The effect of in vivo administration of modified glucans on peripheral white blood cell (WBC) counts was characterized in mice. Soluble preparations of the modified glucan from strain R4 were administered intravenously (IV) and subcutaneously (SC) to male CD-1 mice and total and differential cell counts were monitored at regular time intervals.
A profound increase in the total WBC count was observed particularly following single-dose IV administration. FIGS. 9 and 10 summarize the results, which show rapid (<6 hours) amplification of total WBC counts with, the most pronounced increase (12X and 6X) occurring in the monocyte and granulocyte counts, respectively. This is consistent with in vitro data suggesting the presence of a high affinity β-glucan receptor present on human monocytes. The multiple-dose SC regimen (FIG. 10) elicited an increase in total WBC beginning at 48 hours and peaking at 144 hours after initiation of therapy. The increase in total counts was consistent with an increase in the peripheral monocyte population over this time period. The average monocyte count increased from 320/mm3 at zero hours to approximately 8,000/mm3 at 144 hours, representing at 24-fold increase.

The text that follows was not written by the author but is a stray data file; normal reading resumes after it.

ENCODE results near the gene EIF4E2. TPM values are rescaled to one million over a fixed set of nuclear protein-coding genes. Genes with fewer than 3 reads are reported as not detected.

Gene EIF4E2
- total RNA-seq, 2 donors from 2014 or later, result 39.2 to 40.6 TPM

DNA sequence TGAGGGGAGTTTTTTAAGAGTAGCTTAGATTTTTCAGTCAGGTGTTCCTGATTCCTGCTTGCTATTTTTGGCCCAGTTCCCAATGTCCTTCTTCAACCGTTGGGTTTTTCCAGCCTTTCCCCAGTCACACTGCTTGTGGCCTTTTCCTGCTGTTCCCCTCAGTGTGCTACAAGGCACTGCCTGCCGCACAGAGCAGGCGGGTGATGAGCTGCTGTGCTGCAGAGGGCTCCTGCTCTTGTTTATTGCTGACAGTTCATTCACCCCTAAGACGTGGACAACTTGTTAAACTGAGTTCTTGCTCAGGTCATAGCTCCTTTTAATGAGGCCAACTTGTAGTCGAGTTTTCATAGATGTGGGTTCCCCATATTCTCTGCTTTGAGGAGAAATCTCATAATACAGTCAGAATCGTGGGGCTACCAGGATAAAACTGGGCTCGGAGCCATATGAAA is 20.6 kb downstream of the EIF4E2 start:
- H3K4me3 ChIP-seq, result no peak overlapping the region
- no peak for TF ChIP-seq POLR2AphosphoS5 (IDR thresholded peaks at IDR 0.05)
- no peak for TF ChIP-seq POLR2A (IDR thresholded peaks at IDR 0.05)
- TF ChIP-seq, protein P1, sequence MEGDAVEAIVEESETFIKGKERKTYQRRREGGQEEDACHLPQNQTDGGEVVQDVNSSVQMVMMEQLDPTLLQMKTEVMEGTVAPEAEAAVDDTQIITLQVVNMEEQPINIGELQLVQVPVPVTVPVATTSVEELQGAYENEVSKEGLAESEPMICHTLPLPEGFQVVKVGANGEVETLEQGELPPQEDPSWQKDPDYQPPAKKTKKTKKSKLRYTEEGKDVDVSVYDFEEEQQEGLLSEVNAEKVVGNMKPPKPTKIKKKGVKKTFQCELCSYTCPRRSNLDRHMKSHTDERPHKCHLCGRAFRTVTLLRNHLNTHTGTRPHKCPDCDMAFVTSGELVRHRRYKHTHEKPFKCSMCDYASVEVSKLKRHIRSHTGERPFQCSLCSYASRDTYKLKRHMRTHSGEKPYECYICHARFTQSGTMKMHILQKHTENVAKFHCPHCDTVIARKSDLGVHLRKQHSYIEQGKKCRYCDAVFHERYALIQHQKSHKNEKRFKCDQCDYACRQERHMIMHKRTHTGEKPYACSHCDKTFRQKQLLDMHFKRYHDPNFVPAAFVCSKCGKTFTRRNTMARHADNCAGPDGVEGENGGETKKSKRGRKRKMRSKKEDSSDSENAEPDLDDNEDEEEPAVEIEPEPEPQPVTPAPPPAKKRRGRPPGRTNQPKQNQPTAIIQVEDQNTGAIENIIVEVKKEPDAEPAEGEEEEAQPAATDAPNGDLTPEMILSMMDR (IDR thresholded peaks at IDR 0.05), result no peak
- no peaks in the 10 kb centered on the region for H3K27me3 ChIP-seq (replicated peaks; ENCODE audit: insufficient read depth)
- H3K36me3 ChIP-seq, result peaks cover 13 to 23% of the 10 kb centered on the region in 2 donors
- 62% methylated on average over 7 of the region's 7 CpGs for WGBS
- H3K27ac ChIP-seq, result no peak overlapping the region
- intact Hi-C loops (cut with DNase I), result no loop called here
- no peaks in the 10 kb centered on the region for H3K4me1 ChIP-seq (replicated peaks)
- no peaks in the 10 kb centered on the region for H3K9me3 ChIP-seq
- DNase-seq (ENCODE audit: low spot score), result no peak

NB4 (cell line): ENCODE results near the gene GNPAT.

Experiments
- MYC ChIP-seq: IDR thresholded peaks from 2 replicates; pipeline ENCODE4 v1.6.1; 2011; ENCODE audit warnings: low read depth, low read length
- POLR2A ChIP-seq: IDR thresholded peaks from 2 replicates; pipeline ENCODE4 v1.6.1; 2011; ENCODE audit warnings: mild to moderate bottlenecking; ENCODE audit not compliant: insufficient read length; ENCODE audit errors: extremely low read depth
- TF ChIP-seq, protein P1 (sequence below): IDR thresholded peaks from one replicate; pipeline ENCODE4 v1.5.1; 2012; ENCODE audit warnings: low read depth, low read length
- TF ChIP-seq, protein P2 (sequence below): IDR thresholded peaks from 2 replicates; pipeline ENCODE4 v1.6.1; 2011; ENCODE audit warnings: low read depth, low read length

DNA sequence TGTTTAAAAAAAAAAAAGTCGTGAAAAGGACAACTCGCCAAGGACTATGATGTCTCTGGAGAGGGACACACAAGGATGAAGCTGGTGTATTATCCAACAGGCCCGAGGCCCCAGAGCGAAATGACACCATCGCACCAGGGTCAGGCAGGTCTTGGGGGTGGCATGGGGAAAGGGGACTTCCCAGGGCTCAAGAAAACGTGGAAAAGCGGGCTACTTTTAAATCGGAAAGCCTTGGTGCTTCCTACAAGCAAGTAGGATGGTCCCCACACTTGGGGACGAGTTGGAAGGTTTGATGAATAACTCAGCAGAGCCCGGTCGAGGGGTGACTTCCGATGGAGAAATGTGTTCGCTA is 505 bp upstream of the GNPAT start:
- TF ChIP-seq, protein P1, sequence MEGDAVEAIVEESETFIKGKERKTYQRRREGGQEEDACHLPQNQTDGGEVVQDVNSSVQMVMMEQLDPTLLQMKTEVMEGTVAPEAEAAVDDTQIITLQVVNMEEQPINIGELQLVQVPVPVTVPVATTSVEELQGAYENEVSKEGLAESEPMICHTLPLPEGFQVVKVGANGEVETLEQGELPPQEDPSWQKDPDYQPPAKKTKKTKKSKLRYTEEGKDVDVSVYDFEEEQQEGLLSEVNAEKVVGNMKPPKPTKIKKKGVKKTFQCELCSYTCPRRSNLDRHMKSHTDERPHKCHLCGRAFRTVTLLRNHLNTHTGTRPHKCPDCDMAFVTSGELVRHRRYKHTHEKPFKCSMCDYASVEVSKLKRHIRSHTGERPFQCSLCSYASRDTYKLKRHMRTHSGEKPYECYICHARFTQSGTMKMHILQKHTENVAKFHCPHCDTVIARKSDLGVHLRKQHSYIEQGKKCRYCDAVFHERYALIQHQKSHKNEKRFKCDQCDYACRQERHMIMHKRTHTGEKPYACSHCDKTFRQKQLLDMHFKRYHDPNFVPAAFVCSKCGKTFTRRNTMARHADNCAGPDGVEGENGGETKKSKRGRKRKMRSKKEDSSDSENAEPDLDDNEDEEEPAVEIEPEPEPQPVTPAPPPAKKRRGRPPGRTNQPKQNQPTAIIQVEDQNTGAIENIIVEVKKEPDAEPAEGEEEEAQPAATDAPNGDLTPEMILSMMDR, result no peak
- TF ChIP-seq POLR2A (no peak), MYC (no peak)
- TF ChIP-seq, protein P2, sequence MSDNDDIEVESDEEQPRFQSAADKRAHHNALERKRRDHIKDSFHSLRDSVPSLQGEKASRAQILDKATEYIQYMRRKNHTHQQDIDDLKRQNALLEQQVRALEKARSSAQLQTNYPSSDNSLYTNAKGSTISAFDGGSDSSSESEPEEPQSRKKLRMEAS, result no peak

A sepsis model was developed in mice to characterize the efficacy of modified glucans in protecting an immunologically intact host against serious infections, such as those which commonly occur following abdominal surgery.
The model used intraperitoneal challenge of mice with an 0.1 ml suspension of E. coli strain TVDL-rat (approximately 108 CFU/ml) 24 hours following IV administration of modified glucan, by single bolus injection using transthoracic cardiac puncture. Mice were returned to their cages and maintained on food and water ad libitum. A control group of 10 mice were injected with 0.1 ml sterile saline at the time of the modified glucan administration. Mortality rates for the treatment groups and saline control group were recorded at 48 hours after challenge. The results, shown in FIG. 11, demonstrated that modified glucans significantly reduced mortality, as compared to the saline control group (p<0.05) at doses as low as 0.01 mg/mouse (0.5 mg/kg body weight).